BPF produces new guidance for drain & sewer design

BPF produces new guidance for drain & sewer design

Jason Shingleton, BPF Pipes Group, talks us through the new guidance.

Wouldn’t it be useful in designing and building drains and sewers to be able to quickly refer to easily accessible guidance?

The BPF Pipes Group has produced new guidance: Specifications for Plastic Pipes, Chambers, Manholes and Covers for Drainage and Sewerage Applications, which can be accessed at: www.bpfpipesgroup.com/media/21445/Drains-and-Sewers-guidance.pdf. This guidance document clearly and concisely sets out information on product standards for pipes, chambers, manholes and covers; which are current and detail what to use where for all applications from private drains to public sewers.

The guidance has been prepared ahead of the publication of two key documents, the European Standard BS EN 752: 2017 with its UK National Annex and Sewers for Adoption 8th edition for the design and construction of private and public drains and sewers. The revision of Sewers for Adoption, following hot on the heels of the European Standard, represents the first real opportunity for designers and installers to obtain clear and consistent advice covering the full spectrum, from private drains built to Building Regulations, through to publicly adopted sewers

In October 2011, existing private sewers in England and Wales were transferred to water and sewerage companies and new sewers and lateral drains were required to be adopted. Installers who had traditionally been building for the private market, are now building for public adoption.  This means that the advice and requirements contained in existing documents Approved Document H 2002 and amendments 2010 and 2015, Sewers for Adoption 6th edition 2006 and 7th edition 2012, BS EN 752 2008 and amendments 2013 has become ‘out of step’, confusing for the end user and in some cases not aligned with modern practice.

What’s new?
This new BPF Pipes Group guidance provides quick access to key information for those designing and installing sewer pipework, chambers and manholes. It is divided into five clear sections: Drains and Sewer Pipes; Inspection Chambers; Manholes; Covers for Inspection Chambers and Manholes; Proving the Integrity of the Wastewater System. In each of the first four sections, the correct and current product specifications are identified and summarised, terminology is demystified, and key recommendations given. The final section succinctly explains the requirements for whole system integrity testing following construction.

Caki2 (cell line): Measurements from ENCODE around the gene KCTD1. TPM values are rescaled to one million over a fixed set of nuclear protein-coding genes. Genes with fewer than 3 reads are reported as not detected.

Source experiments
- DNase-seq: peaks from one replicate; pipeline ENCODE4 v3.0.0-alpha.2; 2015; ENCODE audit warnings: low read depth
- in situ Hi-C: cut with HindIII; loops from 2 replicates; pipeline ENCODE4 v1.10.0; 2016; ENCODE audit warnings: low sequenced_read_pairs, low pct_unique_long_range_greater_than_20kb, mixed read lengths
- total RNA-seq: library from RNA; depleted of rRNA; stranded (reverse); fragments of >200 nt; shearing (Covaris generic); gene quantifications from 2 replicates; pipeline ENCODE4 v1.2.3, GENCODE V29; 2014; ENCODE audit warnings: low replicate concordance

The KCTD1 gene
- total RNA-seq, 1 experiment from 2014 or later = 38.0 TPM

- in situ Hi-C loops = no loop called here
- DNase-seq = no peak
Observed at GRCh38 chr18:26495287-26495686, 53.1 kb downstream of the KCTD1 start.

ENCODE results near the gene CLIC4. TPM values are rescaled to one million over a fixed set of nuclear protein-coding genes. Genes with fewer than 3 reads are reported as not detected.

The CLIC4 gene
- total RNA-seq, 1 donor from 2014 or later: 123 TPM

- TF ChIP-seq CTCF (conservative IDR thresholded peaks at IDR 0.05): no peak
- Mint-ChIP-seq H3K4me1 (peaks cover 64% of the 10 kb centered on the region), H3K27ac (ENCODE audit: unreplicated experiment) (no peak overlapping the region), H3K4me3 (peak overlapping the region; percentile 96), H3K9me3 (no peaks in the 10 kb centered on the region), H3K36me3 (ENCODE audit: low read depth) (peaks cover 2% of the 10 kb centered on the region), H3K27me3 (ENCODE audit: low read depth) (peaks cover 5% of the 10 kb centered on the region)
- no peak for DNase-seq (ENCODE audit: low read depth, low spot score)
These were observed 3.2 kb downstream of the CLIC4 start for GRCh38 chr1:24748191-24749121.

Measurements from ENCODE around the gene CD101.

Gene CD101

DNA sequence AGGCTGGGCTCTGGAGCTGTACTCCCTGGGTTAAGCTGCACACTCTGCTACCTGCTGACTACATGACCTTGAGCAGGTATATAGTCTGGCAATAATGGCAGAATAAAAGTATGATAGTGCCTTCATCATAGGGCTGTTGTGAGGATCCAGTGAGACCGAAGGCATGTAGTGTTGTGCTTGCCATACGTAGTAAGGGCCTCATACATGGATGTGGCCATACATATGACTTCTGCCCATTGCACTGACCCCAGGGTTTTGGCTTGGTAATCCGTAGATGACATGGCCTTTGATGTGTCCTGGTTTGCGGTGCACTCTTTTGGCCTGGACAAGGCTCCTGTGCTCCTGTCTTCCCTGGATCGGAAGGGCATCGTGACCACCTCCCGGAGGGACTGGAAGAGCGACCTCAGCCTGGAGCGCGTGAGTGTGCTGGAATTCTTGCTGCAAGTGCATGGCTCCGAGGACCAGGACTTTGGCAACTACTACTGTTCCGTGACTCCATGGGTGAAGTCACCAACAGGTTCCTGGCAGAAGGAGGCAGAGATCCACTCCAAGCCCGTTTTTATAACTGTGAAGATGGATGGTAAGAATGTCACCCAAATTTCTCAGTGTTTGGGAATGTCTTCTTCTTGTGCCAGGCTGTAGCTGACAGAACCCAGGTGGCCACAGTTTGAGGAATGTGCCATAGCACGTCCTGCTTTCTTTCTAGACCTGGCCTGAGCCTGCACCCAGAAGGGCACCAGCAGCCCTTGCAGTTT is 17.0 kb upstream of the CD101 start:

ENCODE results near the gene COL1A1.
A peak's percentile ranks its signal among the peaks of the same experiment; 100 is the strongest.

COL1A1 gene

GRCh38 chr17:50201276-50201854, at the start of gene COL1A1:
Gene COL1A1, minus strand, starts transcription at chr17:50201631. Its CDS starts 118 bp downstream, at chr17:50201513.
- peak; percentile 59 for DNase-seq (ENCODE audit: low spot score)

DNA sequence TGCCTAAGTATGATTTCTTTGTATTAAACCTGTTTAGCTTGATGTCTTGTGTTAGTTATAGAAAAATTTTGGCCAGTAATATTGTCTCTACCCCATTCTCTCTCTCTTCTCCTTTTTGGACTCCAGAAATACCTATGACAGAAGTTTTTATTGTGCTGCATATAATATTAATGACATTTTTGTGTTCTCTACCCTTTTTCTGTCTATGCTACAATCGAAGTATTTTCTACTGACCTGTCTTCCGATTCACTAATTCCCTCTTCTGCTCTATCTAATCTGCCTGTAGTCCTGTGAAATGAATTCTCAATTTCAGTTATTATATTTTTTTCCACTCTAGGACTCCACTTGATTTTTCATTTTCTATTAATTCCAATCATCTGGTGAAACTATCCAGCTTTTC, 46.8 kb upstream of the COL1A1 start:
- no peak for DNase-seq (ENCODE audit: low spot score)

Prioritising safety of the public and personnel working on the drain or sewer
This has been fundamental to updating the National Annex; everything follows the principles of Confined Spaces Regulations 1997 for operations to be carried out without entering a confined space. This introduces a new challenge to designers, to adopt above-ground working as the new default, and having to justify where below-ground working is needed (for example in deep installations and at high maintenance points). This applies even for large diameter public sewers. To help, the new Annex has addressed the confusion over clear opening sizes for access points by explaining the reasoning behind sizing, and by providing consistent and easy to follow text which applies equally to private and public systems.

Accurate and consistent definitions
The BPF Pipes Group guidance shows how many different terms are used to describe the same system components. Providing definitions which can be used across the industry will minimise confusion and save time. For example, the four defined access points are now:

  • Rodding points (small diameter connections at the upstream end of a drain or sewer that permit entry into the system for cleaning or inspection downstream, and which can include gullies incorporating rodding points);
  • Access fittings (normally located near the upstream end of a drain or sewer, permitting entry into the system for cleaning or inspection.  Restricted access means operations to remove debris using suction hoses are not possible);
  • Inspection chambers (chambers with working space at ground level only, used to introduce equipment for testing, inspection and maintenance.  The chamber’s working space normally permits additional operations to those carried out through an access fitting, such as debris removal using suction hoses or over-pumping from one chamber to another);
  • Manholes (chambers with working space at drain/sewer level used for entry of personnel and equipment).

The BPF Pipes Group is pleased to be able to offer this new guidance and welcomes the update to EN 752: 2017 and its UK National Annex. These together will go a long way to providing end users of the guidance with clear information and will be of considerable benefit for projects going forward.

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